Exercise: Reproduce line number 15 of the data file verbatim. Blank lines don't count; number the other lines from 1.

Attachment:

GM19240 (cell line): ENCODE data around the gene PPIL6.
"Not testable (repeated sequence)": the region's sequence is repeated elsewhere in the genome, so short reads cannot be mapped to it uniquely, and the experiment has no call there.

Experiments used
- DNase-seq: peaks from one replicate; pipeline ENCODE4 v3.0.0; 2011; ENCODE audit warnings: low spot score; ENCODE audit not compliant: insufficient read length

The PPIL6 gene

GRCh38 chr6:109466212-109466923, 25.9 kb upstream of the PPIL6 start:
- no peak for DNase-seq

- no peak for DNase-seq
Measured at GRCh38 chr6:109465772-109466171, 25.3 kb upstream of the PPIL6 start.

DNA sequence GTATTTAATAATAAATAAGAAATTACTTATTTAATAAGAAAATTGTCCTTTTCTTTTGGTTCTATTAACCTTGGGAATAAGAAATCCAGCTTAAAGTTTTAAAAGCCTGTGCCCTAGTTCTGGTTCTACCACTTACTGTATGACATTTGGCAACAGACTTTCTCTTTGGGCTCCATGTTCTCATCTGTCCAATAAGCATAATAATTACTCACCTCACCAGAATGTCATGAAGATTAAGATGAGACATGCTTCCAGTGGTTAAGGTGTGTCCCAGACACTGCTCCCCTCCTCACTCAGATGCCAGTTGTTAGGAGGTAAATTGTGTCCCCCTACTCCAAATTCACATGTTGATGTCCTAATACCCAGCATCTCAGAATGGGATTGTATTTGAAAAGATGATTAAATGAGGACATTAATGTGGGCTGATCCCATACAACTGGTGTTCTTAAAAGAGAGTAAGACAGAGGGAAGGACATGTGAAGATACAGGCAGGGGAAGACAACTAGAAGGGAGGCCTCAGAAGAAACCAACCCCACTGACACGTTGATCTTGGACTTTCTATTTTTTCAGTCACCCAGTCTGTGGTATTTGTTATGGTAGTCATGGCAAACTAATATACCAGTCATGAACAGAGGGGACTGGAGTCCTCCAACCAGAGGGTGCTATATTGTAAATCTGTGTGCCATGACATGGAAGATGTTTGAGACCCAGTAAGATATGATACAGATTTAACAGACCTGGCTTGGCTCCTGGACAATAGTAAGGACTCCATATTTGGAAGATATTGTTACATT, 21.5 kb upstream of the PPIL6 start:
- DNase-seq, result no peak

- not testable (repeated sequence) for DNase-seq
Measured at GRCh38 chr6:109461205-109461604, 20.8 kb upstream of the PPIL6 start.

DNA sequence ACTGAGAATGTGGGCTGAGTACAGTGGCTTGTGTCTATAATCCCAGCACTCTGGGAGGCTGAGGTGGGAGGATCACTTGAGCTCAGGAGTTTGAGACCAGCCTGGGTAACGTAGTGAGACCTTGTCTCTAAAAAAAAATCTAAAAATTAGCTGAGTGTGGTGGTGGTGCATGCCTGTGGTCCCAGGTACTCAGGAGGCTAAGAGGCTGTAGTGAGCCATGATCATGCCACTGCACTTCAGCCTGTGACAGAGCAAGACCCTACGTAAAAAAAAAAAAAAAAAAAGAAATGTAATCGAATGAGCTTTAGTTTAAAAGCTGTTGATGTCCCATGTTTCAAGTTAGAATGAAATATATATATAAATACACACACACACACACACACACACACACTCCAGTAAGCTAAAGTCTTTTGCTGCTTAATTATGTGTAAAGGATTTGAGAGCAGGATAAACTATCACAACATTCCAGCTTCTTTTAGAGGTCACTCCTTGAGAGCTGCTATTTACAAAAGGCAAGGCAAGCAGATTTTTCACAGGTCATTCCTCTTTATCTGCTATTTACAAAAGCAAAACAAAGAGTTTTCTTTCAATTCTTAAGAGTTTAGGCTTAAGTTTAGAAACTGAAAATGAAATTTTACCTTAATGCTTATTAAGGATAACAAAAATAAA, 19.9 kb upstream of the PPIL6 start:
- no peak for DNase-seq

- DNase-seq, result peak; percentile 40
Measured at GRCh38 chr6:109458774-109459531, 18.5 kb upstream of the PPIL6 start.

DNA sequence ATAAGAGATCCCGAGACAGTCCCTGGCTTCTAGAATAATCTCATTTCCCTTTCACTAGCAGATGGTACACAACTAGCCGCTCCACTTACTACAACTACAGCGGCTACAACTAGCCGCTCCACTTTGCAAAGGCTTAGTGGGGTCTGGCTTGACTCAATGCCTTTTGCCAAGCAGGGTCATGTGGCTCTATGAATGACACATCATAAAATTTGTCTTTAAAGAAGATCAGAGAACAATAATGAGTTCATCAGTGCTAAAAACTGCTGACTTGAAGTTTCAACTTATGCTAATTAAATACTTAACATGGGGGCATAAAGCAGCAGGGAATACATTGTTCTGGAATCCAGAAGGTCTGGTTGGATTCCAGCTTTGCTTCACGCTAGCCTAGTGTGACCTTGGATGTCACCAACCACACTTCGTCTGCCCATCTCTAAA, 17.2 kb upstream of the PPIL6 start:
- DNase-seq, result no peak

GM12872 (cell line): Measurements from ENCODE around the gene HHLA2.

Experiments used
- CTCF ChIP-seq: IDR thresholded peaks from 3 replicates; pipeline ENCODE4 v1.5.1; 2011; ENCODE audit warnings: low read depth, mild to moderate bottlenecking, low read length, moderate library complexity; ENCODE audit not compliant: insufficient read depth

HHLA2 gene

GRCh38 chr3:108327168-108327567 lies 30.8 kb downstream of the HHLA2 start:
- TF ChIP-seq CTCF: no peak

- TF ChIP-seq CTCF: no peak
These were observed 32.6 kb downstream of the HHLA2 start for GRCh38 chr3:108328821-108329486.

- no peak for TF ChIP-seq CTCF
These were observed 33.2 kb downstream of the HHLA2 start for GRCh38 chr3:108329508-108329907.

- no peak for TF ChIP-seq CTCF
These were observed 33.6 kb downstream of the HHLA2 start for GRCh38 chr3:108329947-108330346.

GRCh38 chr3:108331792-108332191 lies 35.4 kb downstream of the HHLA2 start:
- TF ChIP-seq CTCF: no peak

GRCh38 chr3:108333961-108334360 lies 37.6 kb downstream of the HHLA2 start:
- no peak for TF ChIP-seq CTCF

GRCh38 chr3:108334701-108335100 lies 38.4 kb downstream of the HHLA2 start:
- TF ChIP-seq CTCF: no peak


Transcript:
- no peak for DNase-seq